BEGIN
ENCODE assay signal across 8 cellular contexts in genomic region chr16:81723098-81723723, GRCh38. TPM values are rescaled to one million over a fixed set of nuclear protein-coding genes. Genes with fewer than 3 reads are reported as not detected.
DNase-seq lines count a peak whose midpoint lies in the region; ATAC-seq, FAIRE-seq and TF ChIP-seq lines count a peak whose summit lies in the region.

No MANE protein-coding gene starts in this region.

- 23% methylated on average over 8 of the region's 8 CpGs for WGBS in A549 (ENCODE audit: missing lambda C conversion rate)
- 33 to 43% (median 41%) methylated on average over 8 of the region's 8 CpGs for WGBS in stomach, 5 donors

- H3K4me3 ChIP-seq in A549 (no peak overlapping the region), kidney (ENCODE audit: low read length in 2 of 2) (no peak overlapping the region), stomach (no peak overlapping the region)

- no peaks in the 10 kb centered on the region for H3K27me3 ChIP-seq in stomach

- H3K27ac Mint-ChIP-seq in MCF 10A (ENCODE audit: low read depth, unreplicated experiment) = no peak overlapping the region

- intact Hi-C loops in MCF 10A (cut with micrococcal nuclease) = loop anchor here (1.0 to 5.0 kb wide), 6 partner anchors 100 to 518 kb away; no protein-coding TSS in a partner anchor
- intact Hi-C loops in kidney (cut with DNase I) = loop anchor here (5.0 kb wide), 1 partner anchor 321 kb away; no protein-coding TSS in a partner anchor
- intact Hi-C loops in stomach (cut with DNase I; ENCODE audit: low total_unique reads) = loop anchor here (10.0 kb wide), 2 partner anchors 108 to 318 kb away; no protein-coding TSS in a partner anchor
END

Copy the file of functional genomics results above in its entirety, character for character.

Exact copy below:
ENCODE assay signal across 8 cellular contexts in genomic region chr16:81723098-81723723, GRCh38. TPM values are rescaled to one million over a fixed set of nuclear protein-coding genes. Genes with fewer than 3 reads are reported as not detected.
DNase-seq lines count a peak whose midpoint lies in the region; ATAC-seq, FAIRE-seq and TF ChIP-seq lines count a peak whose summit lies in the region.

No MANE protein-coding gene starts in this region.

- 23% methylated on average over 8 of the region's 8 CpGs for WGBS in A549 (ENCODE audit: missing lambda C conversion rate)
- 33 to 43% (median 41%) methylated on average over 8 of the region's 8 CpGs for WGBS in stomach, 5 donors

- H3K4me3 ChIP-seq in A549 (no peak overlapping the region), kidney (ENCODE audit: low read length in 2 of 2) (no peak overlapping the region), stomach (no peak overlapping the region)

- no peaks in the 10 kb centered on the region for H3K27me3 ChIP-seq in stomach

- H3K27ac Mint-ChIP-seq in MCF 10A (ENCODE audit: low read depth, unreplicated experiment) = no peak overlapping the region

- intact Hi-C loops in MCF 10A (cut with micrococcal nuclease) = loop anchor here (1.0 to 5.0 kb wide), 6 partner anchors 100 to 518 kb away; no protein-coding TSS in a partner anchor
- intact Hi-C loops in kidney (cut with DNase I) = loop anchor here (5.0 kb wide), 1 partner anchor 321 kb away; no protein-coding TSS in a partner anchor
- intact Hi-C loops in stomach (cut with DNase I; ENCODE audit: low total_unique reads) = loop anchor here (10.0 kb wide), 2 partner anchors 108 to 318 kb away; no protein-coding TSS in a partner anchor